- Posted byon July 12, 2012 at 5:25 PM EST
Ed. note: This is cross-posted from blog.aids.gov.
This week, many in the HIV community are finalizing plans for participation in AIDS 2012 – be it in person, via webcast, or via social media.
I feel honored to join my federal colleagues to prepare for the U.S. government’s presence at this historic meeting. The current wave of activities reminds me of the preparation for, and participation in, my first International AIDS Conference, AIDS 2010, held in Vienna, Austria. That summer of 2010 was a time of great significance in our efforts to combat HIV/AIDS, both in the U.S. and around the world. President Obama had just released the first-ever National HIV/AIDS Strategy that outlined a bold new vision for our response to the epidemic.
I vividly recall several important scientific findings announced at AIDS 2010. The CAPRISA 004 study showed the antiretroviral-based vaginal microbicides to be safe and effective in reducing risks of new HIV infections among women by nearly 40 percent. In addition, NIH announced the results of the iPrEx study, showing that a daily dose of HIV drugs reduced the risk of HIV infection among HIV-negative men who have sex with men by 44%, supporting the concept of pre-exposure prophylaxis (PrEP) in a targeted population.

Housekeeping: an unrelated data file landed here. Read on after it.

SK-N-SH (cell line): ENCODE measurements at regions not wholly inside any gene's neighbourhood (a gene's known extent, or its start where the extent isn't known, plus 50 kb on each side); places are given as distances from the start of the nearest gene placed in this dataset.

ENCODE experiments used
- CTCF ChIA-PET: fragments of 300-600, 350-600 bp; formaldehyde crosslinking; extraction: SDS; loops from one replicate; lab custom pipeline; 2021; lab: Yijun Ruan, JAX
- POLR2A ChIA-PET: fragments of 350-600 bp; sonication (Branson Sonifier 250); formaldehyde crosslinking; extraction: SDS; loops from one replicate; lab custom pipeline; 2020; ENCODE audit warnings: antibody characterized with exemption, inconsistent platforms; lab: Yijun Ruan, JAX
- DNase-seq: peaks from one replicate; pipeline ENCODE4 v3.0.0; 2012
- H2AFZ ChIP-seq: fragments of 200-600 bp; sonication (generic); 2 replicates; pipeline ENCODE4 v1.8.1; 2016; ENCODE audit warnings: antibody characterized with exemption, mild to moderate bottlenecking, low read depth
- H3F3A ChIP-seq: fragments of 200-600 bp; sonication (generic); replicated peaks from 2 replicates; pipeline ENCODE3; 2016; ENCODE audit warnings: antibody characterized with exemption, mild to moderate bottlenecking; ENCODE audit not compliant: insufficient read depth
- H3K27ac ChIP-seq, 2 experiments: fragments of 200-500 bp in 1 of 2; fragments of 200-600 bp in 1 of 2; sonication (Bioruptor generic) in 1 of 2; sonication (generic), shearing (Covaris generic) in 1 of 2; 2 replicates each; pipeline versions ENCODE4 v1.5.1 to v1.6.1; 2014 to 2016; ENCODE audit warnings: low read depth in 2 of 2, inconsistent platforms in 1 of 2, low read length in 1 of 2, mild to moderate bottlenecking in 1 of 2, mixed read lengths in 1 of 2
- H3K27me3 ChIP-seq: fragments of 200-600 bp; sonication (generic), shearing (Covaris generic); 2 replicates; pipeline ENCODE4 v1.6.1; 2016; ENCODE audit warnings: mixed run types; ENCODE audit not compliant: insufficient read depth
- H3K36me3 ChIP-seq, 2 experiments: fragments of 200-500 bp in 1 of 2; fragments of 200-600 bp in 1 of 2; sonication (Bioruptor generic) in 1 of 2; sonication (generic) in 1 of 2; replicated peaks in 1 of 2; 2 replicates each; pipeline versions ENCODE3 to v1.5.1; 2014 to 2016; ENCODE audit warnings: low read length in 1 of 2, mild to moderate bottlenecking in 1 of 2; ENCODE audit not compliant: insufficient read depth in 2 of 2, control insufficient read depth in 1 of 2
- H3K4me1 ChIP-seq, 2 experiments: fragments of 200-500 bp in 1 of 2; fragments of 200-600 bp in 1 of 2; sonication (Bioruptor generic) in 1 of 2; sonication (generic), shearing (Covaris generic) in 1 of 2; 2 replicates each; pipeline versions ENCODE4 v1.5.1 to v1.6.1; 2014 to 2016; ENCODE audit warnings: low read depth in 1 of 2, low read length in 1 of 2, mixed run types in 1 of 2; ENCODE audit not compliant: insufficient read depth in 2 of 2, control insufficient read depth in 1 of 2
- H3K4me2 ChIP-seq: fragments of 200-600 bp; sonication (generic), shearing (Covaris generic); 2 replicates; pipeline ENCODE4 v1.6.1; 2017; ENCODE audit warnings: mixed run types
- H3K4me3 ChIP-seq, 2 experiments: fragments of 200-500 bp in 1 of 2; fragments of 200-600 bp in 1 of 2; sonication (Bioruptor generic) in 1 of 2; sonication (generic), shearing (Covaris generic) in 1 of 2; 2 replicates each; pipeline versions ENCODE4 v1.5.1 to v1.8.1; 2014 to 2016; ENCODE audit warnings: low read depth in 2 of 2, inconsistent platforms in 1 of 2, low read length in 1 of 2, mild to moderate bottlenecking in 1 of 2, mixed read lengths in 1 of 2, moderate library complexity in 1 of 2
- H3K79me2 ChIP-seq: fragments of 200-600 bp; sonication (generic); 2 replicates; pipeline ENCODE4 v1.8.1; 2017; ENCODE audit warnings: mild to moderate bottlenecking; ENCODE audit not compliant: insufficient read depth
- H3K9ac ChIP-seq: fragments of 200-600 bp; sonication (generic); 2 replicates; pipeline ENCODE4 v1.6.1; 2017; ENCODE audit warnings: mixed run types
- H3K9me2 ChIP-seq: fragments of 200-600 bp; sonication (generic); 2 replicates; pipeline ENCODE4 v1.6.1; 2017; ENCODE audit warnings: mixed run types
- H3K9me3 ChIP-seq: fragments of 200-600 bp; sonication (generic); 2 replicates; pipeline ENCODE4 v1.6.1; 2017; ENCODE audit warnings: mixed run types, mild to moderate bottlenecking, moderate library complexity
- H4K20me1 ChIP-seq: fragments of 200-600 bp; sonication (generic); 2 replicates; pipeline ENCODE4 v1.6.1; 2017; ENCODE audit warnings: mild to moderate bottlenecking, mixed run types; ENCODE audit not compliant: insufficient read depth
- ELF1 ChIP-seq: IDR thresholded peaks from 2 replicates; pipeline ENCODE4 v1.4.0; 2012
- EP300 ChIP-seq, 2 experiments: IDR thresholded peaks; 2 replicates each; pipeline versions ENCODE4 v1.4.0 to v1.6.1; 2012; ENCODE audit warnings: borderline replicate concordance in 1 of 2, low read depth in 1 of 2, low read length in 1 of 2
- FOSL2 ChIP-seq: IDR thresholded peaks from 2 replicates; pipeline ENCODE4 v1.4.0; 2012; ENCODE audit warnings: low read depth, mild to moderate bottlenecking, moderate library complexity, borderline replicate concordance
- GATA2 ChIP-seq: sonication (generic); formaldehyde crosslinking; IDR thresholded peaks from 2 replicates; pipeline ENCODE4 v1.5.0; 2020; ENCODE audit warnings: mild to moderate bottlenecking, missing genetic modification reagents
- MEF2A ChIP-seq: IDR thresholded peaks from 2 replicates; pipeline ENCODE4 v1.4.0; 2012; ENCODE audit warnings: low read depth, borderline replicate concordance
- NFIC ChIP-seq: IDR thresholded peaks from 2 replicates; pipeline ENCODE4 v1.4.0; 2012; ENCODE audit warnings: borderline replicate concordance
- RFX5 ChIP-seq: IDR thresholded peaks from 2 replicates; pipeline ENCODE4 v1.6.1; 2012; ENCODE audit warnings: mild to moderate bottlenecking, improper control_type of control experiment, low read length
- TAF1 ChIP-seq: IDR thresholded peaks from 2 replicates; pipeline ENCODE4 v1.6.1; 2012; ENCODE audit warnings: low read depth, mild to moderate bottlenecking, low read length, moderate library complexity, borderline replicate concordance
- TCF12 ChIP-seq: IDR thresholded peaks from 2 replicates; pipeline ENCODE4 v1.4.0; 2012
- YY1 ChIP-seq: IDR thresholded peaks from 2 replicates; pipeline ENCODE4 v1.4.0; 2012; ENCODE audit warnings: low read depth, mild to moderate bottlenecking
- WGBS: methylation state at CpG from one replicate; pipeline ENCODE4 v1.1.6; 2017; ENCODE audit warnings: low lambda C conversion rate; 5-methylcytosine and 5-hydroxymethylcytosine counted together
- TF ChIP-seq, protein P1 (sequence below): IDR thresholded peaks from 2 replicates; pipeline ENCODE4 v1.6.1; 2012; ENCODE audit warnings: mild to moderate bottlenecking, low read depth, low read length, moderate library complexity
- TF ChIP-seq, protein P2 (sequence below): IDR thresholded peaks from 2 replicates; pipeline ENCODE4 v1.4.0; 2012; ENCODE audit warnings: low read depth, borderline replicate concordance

During the conference, I was privileged to participate in an opening day session entitled, “Discussion on the National HIV/AIDS Strategy” and hear from many other leaders in the HIV community. A few of these conversations were recorded in these podcasts: a conversation with Dr. Jack Stein on Drug Control Policy and a conversation with PACHA members Helene Gayle and Phill Wilson. I also recorded a podcast on HIV travel restrictions.
- Posted byon June 27, 2012 at 9:00 AM EST
To locate an HIV testing site near you, text your Zip Code to “KNOWIT” (566948), visit www.HIVtest.org, or call 800-CDC-INFO (800-232-4636). To find local HIV resources, including testing, housing, substance abuse treatment, mental health services, and family planning, visit the HIV/AIDS Prevention and Services Provider Locator tool.